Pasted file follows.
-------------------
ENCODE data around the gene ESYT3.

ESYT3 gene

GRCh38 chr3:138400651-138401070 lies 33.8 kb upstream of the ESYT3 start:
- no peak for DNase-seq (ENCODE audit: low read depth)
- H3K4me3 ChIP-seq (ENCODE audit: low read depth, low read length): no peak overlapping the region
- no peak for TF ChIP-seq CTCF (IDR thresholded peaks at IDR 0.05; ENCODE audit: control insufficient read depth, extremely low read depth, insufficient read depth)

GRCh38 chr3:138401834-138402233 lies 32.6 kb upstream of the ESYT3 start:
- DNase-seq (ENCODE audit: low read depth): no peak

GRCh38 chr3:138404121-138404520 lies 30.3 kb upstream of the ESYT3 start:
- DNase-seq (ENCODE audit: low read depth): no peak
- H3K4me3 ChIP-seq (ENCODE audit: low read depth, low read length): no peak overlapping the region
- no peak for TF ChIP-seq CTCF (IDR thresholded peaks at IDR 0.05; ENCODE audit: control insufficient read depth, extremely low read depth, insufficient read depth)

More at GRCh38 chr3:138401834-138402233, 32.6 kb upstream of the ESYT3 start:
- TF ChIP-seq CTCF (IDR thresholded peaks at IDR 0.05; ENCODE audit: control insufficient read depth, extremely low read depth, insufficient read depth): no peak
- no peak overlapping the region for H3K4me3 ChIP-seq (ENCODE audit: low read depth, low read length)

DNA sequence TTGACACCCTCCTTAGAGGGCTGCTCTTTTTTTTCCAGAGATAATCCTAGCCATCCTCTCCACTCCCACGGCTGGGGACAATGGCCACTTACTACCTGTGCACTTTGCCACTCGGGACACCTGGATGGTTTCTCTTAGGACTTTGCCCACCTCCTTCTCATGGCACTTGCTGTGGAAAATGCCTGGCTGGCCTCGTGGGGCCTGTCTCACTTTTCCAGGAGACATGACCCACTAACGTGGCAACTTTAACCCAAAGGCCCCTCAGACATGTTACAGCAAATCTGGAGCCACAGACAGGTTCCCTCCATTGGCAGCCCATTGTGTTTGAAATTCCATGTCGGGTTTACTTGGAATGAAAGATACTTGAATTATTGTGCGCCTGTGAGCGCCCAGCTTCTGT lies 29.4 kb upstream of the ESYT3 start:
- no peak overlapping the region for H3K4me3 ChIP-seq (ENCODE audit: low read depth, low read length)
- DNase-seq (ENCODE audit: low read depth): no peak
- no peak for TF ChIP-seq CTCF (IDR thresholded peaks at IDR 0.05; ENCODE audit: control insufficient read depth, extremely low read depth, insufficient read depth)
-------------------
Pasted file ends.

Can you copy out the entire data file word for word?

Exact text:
ENCODE data around the gene ESYT3.

ESYT3 gene

GRCh38 chr3:138400651-138401070 lies 33.8 kb upstream of the ESYT3 start:
- no peak for DNase-seq (ENCODE audit: low read depth)
- H3K4me3 ChIP-seq (ENCODE audit: low read depth, low read length): no peak overlapping the region
- no peak for TF ChIP-seq CTCF (IDR thresholded peaks at IDR 0.05; ENCODE audit: control insufficient read depth, extremely low read depth, insufficient read depth)

GRCh38 chr3:138401834-138402233 lies 32.6 kb upstream of the ESYT3 start:
- DNase-seq (ENCODE audit: low read depth): no peak

GRCh38 chr3:138404121-138404520 lies 30.3 kb upstream of the ESYT3 start:
- DNase-seq (ENCODE audit: low read depth): no peak
- H3K4me3 ChIP-seq (ENCODE audit: low read depth, low read length): no peak overlapping the region
- no peak for TF ChIP-seq CTCF (IDR thresholded peaks at IDR 0.05; ENCODE audit: control insufficient read depth, extremely low read depth, insufficient read depth)

More at GRCh38 chr3:138401834-138402233, 32.6 kb upstream of the ESYT3 start:
- TF ChIP-seq CTCF (IDR thresholded peaks at IDR 0.05; ENCODE audit: control insufficient read depth, extremely low read depth, insufficient read depth): no peak
- no peak overlapping the region for H3K4me3 ChIP-seq (ENCODE audit: low read depth, low read length)

DNA sequence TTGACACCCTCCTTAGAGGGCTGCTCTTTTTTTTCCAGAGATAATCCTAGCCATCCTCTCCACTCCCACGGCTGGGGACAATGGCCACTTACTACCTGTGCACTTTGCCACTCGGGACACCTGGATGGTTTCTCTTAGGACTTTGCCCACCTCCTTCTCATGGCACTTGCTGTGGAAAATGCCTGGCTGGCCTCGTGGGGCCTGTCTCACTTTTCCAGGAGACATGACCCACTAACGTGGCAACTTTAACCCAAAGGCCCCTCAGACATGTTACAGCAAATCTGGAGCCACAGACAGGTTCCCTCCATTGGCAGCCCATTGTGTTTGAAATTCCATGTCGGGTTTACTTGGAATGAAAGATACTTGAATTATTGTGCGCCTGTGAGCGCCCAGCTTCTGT lies 29.4 kb upstream of the ESYT3 start:
- no peak overlapping the region for H3K4me3 ChIP-seq (ENCODE audit: low read depth, low read length)
- DNase-seq (ENCODE audit: low read depth): no peak
- no peak for TF ChIP-seq CTCF (IDR thresholded peaks at IDR 0.05; ENCODE audit: control insufficient read depth, extremely low read depth, insufficient read depth)